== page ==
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Green conference asks Labour to listen


Green conference asks Labour to listen

The Green Party has wound up its 2003 conference with a call for the Labour Government to start listening again.

Green Co-leaders Jeanette Fitzsimons and Rod Donald warned that time is running out for Labour to hear what the people of New Zealand want for their future and their role in the world. "Consumers must have the choice to eat GE-free produce," said Ms Fitzsimons, "and farmers must be allowed to grow GE-free crops.

"The Government has the responsibility to protect the rights of New Zealanders to grow and eat identifiable GE-free food. These rights will not be safeguarded when the moratorium is lifted in October. There is no plan to protect food from contamination at the growing stage, and no plan for a labelling system that will let us know what we're eating," Ms Fitzsimons said.

"This failure is contrary to the recommendations of the Royal Commission on Genetic Modification. New Zealanders are getting angrier and angrier as they realise that the 'with caution' recommendations of the Commission are being ignored in favour of the 'proceed' recommendations."

Ms Fitzsimons accused the Government of effectively forcing GE food down New Zealanders' throats in the same way that the United States and a group of allied countries, including New Zealand, are trying to force GE food down the throats of Europeans.

Co-Leader Rod Donald agreed that New Zealand should follow the example of Egypt and withdraw from the US World Trade Organisation case to make Europe accept GE food and crops. "Our sovereignty is too high a price to pay for a free trade deal with the US," Mr Donald said. "This Government should back off buying into globalisation, and concentrate on making New Zealand stronger and self-reliant.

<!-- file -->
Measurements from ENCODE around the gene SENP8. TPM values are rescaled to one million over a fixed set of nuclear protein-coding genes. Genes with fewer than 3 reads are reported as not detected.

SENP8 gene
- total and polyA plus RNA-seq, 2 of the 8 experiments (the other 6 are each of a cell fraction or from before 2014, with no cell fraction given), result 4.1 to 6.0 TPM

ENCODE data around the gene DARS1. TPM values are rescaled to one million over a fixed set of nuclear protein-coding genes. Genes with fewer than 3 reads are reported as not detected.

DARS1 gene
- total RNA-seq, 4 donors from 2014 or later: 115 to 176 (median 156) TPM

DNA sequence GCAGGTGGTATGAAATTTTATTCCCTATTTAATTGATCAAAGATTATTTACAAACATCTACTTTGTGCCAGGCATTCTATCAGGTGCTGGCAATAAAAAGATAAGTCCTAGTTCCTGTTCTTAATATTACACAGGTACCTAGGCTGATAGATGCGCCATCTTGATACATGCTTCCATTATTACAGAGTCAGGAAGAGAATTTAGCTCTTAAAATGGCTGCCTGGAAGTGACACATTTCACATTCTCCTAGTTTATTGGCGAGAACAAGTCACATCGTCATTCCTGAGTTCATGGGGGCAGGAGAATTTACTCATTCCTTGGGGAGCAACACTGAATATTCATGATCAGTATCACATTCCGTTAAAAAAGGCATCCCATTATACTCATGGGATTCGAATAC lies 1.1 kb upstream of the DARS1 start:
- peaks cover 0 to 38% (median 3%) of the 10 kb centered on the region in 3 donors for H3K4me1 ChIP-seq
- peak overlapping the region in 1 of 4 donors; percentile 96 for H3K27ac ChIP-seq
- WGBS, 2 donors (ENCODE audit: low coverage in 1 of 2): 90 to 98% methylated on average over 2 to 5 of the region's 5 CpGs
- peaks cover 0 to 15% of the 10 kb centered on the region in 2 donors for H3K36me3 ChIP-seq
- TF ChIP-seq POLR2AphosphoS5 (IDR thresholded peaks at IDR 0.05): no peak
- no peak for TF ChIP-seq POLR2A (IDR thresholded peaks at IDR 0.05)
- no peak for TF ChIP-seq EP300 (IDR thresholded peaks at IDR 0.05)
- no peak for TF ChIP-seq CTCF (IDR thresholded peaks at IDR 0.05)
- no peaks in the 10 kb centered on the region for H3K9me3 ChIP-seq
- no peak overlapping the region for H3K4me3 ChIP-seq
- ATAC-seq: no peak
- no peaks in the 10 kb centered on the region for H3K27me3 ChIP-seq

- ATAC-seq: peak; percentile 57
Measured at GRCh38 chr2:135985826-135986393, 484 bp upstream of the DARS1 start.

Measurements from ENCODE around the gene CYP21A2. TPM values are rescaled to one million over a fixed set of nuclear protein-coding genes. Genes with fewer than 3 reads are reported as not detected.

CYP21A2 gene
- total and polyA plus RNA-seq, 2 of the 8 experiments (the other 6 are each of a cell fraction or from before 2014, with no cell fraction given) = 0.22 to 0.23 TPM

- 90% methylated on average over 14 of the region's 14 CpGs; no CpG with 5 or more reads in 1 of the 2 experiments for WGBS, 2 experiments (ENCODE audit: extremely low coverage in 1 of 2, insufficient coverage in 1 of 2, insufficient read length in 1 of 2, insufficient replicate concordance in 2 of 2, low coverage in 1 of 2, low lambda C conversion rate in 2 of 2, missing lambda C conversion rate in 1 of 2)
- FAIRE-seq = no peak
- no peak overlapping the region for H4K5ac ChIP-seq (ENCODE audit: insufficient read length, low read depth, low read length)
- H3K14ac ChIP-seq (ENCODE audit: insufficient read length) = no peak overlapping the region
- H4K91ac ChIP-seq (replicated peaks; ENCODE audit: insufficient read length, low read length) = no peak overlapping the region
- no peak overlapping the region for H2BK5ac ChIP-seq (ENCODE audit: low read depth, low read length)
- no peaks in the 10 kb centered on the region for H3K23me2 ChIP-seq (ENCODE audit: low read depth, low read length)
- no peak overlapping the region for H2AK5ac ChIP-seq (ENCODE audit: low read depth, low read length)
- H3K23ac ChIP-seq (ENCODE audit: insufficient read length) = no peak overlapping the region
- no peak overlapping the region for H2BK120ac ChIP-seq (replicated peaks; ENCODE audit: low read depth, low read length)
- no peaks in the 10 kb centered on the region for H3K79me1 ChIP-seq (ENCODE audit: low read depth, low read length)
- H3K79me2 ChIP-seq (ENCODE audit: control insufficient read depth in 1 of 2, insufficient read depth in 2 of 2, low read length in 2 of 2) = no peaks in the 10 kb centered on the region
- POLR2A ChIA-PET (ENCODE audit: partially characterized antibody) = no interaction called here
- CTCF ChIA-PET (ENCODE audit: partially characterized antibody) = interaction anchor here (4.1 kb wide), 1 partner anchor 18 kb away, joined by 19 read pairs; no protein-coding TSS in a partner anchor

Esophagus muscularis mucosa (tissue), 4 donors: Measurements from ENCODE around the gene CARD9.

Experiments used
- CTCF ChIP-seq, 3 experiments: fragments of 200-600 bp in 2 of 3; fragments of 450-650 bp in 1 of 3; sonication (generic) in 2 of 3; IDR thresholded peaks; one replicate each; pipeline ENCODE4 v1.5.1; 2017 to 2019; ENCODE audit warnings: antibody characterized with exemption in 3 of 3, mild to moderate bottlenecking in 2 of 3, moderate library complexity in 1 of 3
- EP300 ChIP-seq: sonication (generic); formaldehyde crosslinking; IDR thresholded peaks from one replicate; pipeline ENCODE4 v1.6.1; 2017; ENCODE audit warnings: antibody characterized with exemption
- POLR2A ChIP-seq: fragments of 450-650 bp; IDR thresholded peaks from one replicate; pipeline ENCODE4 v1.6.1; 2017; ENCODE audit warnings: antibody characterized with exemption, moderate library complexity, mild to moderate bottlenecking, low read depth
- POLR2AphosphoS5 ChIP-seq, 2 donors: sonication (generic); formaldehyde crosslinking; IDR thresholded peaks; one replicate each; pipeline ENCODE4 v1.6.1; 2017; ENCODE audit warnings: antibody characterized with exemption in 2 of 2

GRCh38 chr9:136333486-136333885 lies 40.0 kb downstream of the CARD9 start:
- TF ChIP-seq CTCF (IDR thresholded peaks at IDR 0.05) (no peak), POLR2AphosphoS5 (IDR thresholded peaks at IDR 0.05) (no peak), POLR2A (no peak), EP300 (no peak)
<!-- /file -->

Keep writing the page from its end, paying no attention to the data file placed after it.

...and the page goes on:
"Let's unhitch ourselves from America's falling star, invest super funds in local development and stop encouraging mega-stores like the one Helen Clark is opening in Christchurch on Wednesday. They put Kiwi workers out of jobs and Kiwi retailers and manufacturers out of business."

The Green Co-leaders ended the conference with a call for party members to get out on the streets and take their commonsense messages directly to the people. About 150 delegates and members attended the conference at Lake Karapiro, Waikato. The Co-leaders were re-elected unopposed and Paul de Spa was elected to join Catherine Delahunty as Co-convenor.

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